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My Diet Makes Me Eat Chocolate😜

November 22, 20236 min read


Are you one of those people asking, how can eating chocolate be part of a healthy diet? Well, here's the secret to how I did it:

  • creamed/ smoothly blended cottage cheese, preferably low calorie

  • low calorie chocolate protein powder

With those 2 seemingly odd partners, the magic can begin. These form the basis for a high protein, low calorie dessert - what's not to love!

Recipe for Magic

I started with a recipe by The Best Cottage Cheese Edible Cookie Dough - Lifestyle of a Foodie

  • 8 oz cottage cheese

  • ⅔ cup almond flour

  • 1 scoop vanilla protein powder

  • 1 teaspoon vanilla extract

  • 2 tablespoon maple syrup

  • ½ cup chocolate chunks

However I made some modifications to fit with my not-a-diet but more like a concerted effort to eat-more-protein-while-in-a-caloric-deficit eating pattern (eeek that sounds like a diet but isn't for reasons I'll cover in a future post ;-). In addition to using low calorie versions of cottage cheese and protein powder, the corners I cut include:

  • low calorie almond flour (more expensive but the calorie bomb of regular almond flour gave me a shock. As a side note, the author of the recipe wrote that using almond flour made it gluten free. Personally I'm curious if regular flour will work or in some combination with almond flour).

  • chocolate protein powder cause it was on my shelf, whereas vanilla protein powder wasn't on the local shop's shelf plus I wasn't sure if I would like the recipe... I mean blended cottage cheese and protein powder, really?!?! But, yes, the plot twist worked wonders.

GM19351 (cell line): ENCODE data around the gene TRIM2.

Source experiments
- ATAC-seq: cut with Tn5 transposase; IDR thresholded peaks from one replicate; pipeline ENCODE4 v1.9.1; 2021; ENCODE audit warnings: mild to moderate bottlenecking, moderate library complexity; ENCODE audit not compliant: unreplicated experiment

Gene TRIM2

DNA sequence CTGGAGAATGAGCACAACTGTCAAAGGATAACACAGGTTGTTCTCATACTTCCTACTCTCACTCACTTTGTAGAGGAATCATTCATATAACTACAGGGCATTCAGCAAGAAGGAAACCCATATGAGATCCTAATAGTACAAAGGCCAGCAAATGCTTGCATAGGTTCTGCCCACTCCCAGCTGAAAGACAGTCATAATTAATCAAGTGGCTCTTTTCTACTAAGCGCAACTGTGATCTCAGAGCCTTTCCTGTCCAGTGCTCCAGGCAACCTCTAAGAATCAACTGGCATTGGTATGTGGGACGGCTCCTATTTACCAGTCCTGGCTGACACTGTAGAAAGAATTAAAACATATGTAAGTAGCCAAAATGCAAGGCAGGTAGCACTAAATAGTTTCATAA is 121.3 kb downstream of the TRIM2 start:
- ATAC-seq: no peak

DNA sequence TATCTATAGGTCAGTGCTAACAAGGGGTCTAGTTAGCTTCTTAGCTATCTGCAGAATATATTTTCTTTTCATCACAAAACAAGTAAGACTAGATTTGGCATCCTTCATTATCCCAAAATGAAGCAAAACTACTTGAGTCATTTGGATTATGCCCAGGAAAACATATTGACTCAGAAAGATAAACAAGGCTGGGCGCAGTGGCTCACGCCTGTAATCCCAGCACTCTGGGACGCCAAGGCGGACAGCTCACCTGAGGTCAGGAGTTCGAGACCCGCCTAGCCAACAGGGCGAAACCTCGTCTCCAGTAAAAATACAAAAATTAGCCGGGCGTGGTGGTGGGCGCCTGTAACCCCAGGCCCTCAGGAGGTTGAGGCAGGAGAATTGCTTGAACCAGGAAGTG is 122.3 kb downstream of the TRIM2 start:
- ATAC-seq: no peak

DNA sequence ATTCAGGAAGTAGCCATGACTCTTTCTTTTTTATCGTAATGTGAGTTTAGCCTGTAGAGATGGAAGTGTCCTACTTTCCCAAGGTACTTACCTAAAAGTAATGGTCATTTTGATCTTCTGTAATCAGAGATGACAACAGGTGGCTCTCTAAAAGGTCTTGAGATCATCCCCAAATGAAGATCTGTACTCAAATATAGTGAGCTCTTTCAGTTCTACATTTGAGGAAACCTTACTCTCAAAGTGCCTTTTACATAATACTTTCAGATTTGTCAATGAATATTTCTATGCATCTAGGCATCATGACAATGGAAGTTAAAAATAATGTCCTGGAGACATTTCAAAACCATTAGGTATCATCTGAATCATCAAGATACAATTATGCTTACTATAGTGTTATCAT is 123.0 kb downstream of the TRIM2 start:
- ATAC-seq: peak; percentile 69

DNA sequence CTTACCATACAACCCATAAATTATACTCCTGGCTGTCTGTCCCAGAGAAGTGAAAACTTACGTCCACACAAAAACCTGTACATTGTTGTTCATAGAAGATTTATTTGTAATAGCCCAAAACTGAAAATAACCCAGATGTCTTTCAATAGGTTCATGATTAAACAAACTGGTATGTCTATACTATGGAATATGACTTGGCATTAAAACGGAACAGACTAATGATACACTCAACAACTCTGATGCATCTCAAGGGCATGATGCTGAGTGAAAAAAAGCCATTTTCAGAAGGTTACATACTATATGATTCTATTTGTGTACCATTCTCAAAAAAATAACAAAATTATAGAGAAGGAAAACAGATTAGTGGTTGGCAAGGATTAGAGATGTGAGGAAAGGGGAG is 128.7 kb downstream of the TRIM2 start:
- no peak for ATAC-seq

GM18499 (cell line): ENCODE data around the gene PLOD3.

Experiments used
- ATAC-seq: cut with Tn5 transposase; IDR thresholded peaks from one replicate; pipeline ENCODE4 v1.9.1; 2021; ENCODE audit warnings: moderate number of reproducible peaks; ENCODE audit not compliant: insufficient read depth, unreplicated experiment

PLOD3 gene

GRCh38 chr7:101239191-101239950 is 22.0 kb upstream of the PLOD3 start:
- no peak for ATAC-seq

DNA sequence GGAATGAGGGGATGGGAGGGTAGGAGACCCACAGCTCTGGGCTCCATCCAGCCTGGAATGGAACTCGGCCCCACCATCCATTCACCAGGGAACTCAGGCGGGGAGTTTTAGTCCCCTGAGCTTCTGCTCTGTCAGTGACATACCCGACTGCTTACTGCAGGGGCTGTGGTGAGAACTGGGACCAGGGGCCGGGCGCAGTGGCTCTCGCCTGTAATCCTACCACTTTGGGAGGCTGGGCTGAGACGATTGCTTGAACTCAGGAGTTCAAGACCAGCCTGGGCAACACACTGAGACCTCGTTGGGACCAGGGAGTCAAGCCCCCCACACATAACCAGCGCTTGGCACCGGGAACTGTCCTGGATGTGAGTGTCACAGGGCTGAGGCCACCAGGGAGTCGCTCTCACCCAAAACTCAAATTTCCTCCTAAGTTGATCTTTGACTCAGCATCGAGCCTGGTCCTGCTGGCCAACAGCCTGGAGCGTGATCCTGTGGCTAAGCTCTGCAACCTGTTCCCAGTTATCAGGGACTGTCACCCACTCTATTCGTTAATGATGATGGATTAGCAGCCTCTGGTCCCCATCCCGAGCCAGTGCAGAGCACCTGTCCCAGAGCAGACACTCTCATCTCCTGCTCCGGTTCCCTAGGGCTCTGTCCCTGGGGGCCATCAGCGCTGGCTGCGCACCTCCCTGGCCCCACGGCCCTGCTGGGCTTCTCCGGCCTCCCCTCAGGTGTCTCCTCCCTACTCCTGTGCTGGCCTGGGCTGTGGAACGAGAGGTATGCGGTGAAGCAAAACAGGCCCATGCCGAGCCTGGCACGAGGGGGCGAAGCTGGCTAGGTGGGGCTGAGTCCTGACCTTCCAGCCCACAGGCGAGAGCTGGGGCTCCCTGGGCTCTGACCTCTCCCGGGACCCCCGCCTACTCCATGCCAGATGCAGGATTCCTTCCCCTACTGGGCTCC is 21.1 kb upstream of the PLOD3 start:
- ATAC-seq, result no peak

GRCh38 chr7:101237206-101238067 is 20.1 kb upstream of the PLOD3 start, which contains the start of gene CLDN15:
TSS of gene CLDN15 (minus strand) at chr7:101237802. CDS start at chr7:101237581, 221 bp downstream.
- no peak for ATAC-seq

• half the amount of maple syrup and then added a splash of liquid sweetener.

The first time I made it, I gradually added the flour which turned into good opportunities for me and my teen boy to taste it 😜. And that resulted in a few discoveries:

  • used less almond flour than the recipe required because we felt it was getting mealy

  • in future versions, I added even less flour and it was then more like a cream filling or icing.

When I make the cookie dough version, I eat it with dark chocolate and almond chunks. It is a heavy dessert so a small portion is satisfying. With the icing version, I spread it on plain cookies like digestive biscuits.

And Like Magic, The Weight Disappeared

It's awkward but I have to confess, I'm not a big chocolate fan so in that way my not-a-diet really did make me eat this chocolate dessert everyday (and even when I needed a blog writing snack, what did I turn to...😋). The reason is I struggled to obtain my daily protein goal of 30% of my caloric intake which is ideal for the body re-composition I'm aiming for (mainly more visible muscle and less visible fat). Previously, I ate a lot of beans, almost to an extreme like making tortillas from lentils topped with pea pate, to boost my protein levels. But simultaneously that upped my carbs - not tragic but countered my objective. Then I started to eat a lot of meat, specifically chicken, but that added to my fat macros. There is no such thing as "bad" calories so I won't shame my fat macros but my goal is higher protein intake.